Formula One returns to Paul Ricard this weekend for the first French Grand Prix in twenty years. The legendary circuit redeveloped in the early 2000’s under the guidance of former CEO Phillipe Gurdjian, has in recent years become a venue of choice for Formula One tyre development testing and was the logical home for the return of Formula One to its spiritual home of France.
Redevelopment of the Paul Ricard circuit was initially focused on the venue hosting racing testing and development programmes. Succesful completion of this objective came in the form of the FIA awarded the circuit as First Centre of Excellence for Motor Sport Safety. This recognition comes in part due to the layout of the circuit, it’s approach to run off areas and ability to sustainably simulate dynamic weather situations. As mentioned in an early article here on JWGP available here.
Whilst the venue’s approach to vehicle safety, through large tarmac covered run-off areas, perfectly lends itself to performance testing, minimising the risk of a driver being penalised for on-track errors and will likely lead to teams pushing the boundaries of track limits throughout the Grand Prix weekend. Coupled with this, the current philosophy surrounding Formula One aerodynamics have left many well informed observers to suggest overtaking will be somewhat of a challenge through the race:
With this in mind Formula One is at risk of a fourth successive event in which on track excitement looks set to be minimal. But worry not, there is a solution! As mentioned the Paul Ricard HTTT (High Tech Test Track) has a visionary trick up its sleeve, under the guidance of previous circuit owner Bernie Ecclestone and more recently his ex-wife Slavica, the circuit has an inbuilt sprinkler system.
The system is capable of simulating a multitude of wet weather scenarios at the touch of a button. Formula One returning to France and Paul Ricard offers owners Liberty Media the ability to bring to life the long-promised proposal from Mr Ecclestone to spice up Formula One through the use of sprinklers! (check out some of his other proposals here)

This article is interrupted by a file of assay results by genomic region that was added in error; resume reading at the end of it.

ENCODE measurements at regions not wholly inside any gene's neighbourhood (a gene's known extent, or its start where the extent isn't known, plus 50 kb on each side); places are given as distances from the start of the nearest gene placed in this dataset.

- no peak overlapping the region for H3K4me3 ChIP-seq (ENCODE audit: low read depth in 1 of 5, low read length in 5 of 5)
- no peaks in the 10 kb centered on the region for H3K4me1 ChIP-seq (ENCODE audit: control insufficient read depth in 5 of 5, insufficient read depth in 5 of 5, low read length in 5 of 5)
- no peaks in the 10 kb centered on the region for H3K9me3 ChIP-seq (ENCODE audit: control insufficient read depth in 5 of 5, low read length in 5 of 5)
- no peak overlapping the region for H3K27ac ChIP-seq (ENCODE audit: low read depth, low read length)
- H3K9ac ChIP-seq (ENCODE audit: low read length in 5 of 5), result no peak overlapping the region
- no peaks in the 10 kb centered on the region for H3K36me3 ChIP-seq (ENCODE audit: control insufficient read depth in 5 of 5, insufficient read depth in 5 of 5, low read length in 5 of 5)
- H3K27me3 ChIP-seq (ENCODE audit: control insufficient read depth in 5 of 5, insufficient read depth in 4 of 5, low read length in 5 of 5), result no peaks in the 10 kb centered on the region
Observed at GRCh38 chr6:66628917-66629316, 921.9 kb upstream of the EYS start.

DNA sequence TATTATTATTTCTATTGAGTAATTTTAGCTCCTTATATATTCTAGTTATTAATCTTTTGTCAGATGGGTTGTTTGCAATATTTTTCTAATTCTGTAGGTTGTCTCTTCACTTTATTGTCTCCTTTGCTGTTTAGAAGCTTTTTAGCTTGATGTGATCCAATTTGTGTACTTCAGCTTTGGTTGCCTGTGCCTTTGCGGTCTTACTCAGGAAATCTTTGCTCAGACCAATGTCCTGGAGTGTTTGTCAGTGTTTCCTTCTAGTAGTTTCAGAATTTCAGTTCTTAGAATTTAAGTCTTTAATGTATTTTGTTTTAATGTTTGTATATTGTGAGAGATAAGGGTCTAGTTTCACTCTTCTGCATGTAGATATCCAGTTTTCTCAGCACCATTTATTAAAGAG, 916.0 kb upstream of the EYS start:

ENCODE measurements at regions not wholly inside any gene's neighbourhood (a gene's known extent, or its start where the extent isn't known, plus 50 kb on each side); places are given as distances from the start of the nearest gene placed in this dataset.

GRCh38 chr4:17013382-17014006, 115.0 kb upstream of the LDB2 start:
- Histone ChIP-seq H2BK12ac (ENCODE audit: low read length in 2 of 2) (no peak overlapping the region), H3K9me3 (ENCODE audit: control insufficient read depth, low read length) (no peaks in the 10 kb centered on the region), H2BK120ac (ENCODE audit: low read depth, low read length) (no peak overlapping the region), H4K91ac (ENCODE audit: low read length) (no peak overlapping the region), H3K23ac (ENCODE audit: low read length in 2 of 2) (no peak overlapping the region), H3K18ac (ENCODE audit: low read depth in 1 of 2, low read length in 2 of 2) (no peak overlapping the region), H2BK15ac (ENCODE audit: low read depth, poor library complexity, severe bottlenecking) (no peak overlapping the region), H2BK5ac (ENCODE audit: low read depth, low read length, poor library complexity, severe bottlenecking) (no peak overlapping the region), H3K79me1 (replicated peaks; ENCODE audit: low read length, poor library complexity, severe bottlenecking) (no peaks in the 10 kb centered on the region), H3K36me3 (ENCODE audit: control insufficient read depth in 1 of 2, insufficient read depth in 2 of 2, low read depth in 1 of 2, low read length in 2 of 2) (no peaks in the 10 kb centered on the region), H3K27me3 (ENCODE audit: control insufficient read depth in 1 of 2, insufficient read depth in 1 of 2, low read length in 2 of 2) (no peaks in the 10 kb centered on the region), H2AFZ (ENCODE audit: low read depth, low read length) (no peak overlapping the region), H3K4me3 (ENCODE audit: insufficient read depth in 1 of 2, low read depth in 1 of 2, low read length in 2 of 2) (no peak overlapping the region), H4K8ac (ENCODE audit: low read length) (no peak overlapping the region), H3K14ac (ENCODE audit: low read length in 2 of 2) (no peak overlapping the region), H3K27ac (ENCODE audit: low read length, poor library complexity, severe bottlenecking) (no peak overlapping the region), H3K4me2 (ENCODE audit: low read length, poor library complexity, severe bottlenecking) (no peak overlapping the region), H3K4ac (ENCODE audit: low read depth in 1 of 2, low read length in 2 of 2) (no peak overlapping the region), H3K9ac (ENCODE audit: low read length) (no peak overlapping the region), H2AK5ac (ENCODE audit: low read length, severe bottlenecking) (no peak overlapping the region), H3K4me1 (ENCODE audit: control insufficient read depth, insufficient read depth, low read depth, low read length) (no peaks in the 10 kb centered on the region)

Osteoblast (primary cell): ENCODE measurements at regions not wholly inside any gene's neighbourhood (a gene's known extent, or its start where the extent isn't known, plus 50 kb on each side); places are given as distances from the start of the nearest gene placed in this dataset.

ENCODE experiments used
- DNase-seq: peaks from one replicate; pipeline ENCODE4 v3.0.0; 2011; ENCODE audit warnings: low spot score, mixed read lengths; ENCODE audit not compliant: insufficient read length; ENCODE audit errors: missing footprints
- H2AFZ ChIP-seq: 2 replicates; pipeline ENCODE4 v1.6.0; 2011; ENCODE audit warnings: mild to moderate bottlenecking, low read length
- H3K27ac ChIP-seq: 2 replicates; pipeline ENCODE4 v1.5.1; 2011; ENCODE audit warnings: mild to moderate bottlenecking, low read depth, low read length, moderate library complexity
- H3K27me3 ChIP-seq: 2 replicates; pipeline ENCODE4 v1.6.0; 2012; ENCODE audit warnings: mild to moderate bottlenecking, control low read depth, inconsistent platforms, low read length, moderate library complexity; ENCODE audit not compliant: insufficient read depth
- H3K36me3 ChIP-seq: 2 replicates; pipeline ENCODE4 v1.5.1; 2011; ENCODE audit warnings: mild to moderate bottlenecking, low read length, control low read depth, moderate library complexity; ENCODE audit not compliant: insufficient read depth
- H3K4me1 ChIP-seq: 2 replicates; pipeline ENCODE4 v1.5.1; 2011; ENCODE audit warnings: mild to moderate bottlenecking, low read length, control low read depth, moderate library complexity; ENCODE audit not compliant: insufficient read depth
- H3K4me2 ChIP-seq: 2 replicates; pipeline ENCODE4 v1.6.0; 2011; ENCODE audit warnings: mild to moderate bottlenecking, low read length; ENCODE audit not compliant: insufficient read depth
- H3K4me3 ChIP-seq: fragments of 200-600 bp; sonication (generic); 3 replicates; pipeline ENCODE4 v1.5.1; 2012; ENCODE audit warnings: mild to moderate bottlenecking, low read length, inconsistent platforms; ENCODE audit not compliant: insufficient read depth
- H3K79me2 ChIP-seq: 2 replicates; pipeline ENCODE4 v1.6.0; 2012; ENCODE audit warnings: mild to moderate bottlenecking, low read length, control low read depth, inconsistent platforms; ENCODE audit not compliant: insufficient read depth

Of course, with no announcement of such trial being made prior to the race weekend, Liberty Media will have to manufacture a scenario in which the magic sprinkler system can be activated by mistake thus creating global media coverage for an otherwise uninspiring event. Winne Harlow, what are you up to this weekend? 😉
As the F1 world rapidly heads towards the winter break. The sport finds its self in a highly unusual position of having for seats still to be confirmed on the 2017 grid.
Whilst it is not out of the ordinary for seats at the lower end of the field to still be open at this point on in the year, for a seat to be open with the championship winning team is almost unimaginable. Nico Rosberg’s shock retirement from the sport has effectively stalled the driver market with no driver or team wanting to make a commitment before Mercedes conclude a deal with whoever their new driver will be.
At the time of writing favourites for the drive alongside Lewis Hamilton with the Silver Arrows in 2017 are; Valtteri Bottas, Pascal Wehrlein, and my own favourite Sergio Perez. Which ever driver is awarded the drive will have a knock on effect for the teams they are currently or likely to be driving for.
Should Mercedes manage to agree terms with Williams and they release Bottas, the team will be left with serious lack of experience in their driver line up as they head towards one of the most technically challenging regulation changes in two decades., As such working with Pascal Wehrlein who has only taken part in 21 races in unlikely to be their first choice. More likely would be development driver Paul Di Resta taking the role or recently retired Felipe Massa or Jenson Button making an unexpected return.
In the scenario in which Mercedes take the brave move of putting Pascal Wehrlein in the second seat of the W08, Manor Racing will be left with two seats to fill. The team are likely to be secure drivers with funding, which could lead to a return of a funded Rio Haryanto to the grid. Anther option could be Felipe Nasr should, a driver Bernie Ecclestone has commented he is keen to keep on the grid to assure Brazilian interest in the Championship. Manor Racing development driver Jordan King is likely to find a role within the team. Dependant on the budget he brings this could be in the role of reserve or second driver.